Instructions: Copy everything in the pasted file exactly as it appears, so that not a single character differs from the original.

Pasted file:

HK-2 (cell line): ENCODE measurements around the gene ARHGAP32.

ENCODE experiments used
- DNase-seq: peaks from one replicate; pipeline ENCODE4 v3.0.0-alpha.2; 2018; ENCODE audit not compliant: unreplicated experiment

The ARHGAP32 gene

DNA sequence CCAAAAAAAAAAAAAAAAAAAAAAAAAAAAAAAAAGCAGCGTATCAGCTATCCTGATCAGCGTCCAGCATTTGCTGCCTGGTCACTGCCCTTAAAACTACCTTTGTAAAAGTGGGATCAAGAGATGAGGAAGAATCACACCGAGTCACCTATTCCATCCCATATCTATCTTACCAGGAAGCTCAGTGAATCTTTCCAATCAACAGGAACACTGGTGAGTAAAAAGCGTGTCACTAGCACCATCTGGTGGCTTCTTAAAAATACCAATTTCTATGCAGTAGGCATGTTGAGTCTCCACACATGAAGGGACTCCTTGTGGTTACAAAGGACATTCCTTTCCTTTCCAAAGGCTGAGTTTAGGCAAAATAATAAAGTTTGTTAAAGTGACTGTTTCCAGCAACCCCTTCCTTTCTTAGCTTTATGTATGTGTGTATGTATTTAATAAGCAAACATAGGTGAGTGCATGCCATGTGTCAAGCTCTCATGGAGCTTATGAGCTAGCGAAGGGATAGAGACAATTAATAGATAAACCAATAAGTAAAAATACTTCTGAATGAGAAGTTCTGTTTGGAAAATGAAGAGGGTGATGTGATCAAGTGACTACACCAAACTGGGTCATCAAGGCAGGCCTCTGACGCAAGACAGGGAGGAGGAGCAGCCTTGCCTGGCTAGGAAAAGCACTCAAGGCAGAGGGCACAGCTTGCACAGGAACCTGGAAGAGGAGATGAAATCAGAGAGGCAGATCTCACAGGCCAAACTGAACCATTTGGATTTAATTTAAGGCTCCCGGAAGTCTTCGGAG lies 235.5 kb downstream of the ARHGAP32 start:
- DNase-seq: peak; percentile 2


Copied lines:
HK-2 (cell line): ENCODE measurements around the gene ARHGAP32.

ENCODE experiments used
- DNase-seq: peaks from one replicate; pipeline ENCODE4 v3.0.0-alpha.2; 2018; ENCODE audit not compliant: unreplicated experiment

The ARHGAP32 gene

DNA sequence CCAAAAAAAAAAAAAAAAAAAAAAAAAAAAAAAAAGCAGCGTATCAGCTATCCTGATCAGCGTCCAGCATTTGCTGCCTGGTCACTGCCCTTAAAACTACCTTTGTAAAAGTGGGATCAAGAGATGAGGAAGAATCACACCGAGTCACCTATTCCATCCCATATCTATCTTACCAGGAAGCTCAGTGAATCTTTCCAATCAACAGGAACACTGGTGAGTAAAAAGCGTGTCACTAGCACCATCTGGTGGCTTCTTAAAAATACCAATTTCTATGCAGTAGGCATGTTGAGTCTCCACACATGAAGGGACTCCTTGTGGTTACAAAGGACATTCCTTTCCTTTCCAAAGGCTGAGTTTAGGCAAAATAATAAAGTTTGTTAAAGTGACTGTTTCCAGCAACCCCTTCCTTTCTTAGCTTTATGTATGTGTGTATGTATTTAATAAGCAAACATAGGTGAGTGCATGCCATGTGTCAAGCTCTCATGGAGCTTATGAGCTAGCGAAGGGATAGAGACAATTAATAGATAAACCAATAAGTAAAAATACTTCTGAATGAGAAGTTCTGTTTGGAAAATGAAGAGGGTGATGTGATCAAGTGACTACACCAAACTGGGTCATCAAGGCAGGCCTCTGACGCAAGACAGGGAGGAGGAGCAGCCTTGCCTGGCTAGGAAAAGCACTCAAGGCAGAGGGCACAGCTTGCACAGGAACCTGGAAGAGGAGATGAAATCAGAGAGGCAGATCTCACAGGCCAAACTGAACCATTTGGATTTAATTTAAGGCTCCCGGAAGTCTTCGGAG lies 235.5 kb downstream of the ARHGAP32 start:
- DNase-seq: peak; percentile 2